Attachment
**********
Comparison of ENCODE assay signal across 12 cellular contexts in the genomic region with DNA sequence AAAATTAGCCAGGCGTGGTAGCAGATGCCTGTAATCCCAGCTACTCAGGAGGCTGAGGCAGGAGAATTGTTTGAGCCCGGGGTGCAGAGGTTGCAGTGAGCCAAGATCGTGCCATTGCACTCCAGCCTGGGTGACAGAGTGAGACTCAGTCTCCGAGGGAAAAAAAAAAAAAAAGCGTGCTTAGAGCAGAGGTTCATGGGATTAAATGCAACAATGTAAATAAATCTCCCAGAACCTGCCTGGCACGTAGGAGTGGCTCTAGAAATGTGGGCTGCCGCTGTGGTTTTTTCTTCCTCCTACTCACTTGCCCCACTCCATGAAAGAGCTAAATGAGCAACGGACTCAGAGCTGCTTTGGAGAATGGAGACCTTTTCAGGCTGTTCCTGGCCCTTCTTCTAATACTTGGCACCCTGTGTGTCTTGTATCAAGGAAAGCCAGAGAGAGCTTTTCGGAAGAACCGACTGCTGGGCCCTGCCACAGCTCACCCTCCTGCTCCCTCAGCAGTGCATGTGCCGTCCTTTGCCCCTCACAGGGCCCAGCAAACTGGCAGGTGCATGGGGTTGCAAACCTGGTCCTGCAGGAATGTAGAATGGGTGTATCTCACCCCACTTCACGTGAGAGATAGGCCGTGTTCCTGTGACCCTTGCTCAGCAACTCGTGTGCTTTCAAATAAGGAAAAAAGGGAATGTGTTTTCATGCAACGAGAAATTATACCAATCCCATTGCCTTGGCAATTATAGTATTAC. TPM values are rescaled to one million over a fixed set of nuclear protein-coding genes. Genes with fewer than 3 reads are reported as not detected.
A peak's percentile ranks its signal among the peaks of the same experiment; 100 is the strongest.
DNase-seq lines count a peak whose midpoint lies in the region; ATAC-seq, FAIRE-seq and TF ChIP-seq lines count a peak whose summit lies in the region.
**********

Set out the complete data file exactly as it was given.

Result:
Comparison of ENCODE assay signal across 12 cellular contexts in the genomic region with DNA sequence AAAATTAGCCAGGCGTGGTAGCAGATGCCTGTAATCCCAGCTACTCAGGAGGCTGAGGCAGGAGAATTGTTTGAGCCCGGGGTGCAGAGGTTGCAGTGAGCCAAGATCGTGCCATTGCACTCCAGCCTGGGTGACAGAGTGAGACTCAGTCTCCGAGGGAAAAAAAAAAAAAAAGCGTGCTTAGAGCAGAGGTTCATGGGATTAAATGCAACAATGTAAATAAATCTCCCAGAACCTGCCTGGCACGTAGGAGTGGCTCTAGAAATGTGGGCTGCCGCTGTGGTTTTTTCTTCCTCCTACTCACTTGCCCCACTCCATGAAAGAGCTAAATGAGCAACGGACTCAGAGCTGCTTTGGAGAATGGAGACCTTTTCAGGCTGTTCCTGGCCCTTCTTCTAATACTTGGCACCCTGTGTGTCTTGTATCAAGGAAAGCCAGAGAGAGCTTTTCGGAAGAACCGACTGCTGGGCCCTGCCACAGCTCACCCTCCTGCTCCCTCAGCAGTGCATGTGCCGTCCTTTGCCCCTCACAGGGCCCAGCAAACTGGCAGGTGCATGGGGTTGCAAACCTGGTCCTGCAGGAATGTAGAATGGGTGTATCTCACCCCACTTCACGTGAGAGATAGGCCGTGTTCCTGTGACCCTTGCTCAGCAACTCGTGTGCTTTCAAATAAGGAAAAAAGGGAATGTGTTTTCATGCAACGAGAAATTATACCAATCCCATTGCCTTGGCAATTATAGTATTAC. TPM values are rescaled to one million over a fixed set of nuclear protein-coding genes. Genes with fewer than 3 reads are reported as not detected.
A peak's percentile ranks its signal among the peaks of the same experiment; 100 is the strongest.
DNase-seq lines count a peak whose midpoint lies in the region; ATAC-seq, FAIRE-seq and TF ChIP-seq lines count a peak whose summit lies in the region.